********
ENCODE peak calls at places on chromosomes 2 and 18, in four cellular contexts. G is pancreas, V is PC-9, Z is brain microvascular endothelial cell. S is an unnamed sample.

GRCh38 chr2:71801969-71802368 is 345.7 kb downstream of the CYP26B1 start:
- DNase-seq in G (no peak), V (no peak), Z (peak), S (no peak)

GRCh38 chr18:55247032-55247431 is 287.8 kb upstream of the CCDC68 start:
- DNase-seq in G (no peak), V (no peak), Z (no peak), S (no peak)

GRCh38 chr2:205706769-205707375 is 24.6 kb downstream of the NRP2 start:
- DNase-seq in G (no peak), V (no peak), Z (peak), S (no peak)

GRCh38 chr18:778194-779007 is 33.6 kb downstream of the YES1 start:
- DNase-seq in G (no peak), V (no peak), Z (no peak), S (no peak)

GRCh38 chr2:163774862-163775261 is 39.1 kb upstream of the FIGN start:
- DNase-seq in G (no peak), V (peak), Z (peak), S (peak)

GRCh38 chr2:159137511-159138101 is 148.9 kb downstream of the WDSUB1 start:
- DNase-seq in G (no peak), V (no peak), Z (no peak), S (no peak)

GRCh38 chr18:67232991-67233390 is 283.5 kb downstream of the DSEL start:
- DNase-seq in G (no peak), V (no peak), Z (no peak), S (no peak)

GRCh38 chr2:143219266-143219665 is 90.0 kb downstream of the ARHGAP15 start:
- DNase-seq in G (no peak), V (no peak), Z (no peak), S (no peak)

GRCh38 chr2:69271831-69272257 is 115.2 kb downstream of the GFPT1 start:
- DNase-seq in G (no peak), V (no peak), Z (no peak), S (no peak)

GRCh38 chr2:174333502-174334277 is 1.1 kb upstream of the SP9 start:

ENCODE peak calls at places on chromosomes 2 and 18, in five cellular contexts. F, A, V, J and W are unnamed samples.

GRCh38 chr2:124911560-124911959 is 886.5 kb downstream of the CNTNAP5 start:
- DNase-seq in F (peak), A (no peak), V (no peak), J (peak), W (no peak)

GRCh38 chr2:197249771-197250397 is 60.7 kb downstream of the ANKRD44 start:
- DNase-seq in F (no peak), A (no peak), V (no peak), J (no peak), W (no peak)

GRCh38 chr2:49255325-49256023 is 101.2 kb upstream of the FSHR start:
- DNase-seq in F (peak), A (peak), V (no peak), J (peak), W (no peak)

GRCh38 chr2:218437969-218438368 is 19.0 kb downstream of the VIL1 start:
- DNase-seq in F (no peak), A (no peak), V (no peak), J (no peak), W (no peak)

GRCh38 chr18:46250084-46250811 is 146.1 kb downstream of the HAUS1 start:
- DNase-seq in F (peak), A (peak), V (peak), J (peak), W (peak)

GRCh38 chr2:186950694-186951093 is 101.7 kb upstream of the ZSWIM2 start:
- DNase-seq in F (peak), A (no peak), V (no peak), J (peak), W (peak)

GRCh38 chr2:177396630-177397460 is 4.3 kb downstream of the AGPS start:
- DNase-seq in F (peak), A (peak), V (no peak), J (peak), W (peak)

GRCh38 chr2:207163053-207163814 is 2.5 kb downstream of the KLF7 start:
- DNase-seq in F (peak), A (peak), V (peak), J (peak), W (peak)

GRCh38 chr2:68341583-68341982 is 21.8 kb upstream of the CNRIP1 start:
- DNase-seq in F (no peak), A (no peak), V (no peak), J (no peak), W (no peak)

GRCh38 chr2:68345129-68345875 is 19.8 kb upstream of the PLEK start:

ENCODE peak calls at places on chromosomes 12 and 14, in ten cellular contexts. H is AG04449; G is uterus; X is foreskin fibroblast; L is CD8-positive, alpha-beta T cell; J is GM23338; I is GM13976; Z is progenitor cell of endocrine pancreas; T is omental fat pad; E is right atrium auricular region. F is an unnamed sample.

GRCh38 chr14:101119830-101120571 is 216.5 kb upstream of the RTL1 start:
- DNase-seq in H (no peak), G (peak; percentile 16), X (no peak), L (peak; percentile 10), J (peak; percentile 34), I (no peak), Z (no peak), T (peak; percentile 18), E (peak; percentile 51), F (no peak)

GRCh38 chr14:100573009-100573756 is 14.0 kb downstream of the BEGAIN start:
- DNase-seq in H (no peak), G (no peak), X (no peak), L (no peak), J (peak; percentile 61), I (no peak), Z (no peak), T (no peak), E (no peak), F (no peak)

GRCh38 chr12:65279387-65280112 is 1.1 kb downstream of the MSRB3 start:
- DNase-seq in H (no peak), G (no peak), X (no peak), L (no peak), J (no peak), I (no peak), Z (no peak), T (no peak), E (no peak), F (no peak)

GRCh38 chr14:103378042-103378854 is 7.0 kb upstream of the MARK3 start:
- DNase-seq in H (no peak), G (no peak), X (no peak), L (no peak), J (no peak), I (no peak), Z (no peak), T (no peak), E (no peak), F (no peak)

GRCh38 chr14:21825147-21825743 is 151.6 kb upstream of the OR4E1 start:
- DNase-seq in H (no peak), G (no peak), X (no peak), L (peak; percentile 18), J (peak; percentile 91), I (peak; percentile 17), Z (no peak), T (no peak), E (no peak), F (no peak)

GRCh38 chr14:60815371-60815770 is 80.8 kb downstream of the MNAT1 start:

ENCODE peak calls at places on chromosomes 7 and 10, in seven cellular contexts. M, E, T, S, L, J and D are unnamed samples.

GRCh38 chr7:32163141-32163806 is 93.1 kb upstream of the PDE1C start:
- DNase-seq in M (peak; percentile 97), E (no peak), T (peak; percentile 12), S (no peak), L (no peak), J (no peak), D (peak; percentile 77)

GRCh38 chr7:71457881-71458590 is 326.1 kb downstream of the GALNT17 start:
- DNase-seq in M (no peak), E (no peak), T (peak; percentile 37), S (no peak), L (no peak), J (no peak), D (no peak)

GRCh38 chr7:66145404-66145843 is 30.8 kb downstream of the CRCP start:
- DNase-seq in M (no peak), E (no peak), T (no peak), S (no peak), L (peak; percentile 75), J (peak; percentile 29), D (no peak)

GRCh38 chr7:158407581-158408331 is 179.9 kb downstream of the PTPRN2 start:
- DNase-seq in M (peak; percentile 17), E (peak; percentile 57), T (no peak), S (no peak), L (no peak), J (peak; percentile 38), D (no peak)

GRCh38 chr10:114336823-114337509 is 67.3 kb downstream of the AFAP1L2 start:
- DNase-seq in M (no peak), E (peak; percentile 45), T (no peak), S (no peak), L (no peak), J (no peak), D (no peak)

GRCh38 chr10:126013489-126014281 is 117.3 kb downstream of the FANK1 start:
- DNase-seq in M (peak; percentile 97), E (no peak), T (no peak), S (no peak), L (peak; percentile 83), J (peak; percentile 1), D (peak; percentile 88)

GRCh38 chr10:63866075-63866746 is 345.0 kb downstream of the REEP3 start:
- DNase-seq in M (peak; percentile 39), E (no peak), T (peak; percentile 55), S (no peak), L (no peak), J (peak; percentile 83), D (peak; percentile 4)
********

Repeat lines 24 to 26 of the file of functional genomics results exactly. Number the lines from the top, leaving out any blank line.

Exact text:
GRCh38 chr2:197249771-197250397 is 60.7 kb downstream of the ANKRD44 start:
- DNase-seq in F (no peak), A (no peak), V (no peak), J (no peak), W (no peak)

GRCh38 chr2:49255325-49256023 is 101.2 kb upstream of the FSHR start: